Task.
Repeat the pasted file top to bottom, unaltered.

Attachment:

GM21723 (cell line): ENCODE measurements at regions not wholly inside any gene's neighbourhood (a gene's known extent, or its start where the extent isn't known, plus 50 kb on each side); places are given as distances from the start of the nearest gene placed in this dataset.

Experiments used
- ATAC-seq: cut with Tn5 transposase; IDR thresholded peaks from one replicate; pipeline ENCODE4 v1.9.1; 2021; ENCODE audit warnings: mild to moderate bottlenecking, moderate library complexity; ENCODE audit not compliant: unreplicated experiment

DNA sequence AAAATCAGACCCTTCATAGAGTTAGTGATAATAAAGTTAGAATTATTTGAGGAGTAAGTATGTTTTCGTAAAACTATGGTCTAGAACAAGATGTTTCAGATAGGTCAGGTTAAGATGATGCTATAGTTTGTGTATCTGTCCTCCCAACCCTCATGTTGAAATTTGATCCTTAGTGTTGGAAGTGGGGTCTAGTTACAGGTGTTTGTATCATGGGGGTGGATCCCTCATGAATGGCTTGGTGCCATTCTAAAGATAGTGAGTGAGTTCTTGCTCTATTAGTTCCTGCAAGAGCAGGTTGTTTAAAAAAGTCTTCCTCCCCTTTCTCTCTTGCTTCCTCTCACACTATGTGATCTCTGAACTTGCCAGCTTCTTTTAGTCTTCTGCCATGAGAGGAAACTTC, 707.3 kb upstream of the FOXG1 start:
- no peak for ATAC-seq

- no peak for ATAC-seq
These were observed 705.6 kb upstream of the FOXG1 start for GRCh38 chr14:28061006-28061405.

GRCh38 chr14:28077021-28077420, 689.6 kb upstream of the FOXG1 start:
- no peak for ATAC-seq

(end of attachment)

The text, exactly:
GM21723 (cell line): ENCODE measurements at regions not wholly inside any gene's neighbourhood (a gene's known extent, or its start where the extent isn't known, plus 50 kb on each side); places are given as distances from the start of the nearest gene placed in this dataset.

Experiments used
- ATAC-seq: cut with Tn5 transposase; IDR thresholded peaks from one replicate; pipeline ENCODE4 v1.9.1; 2021; ENCODE audit warnings: mild to moderate bottlenecking, moderate library complexity; ENCODE audit not compliant: unreplicated experiment

DNA sequence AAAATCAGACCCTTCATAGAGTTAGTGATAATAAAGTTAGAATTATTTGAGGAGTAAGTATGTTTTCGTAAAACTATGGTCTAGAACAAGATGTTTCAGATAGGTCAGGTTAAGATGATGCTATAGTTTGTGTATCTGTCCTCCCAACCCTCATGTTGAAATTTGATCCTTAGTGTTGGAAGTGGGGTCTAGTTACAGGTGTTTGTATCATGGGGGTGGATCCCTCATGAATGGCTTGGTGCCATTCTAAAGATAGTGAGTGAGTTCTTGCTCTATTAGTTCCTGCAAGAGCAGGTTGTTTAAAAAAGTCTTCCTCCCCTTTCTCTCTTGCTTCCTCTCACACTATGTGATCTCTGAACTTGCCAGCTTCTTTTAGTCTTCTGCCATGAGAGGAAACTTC, 707.3 kb upstream of the FOXG1 start:
- no peak for ATAC-seq

- no peak for ATAC-seq
These were observed 705.6 kb upstream of the FOXG1 start for GRCh38 chr14:28061006-28061405.

GRCh38 chr14:28077021-28077420, 689.6 kb upstream of the FOXG1 start:
- no peak for ATAC-seq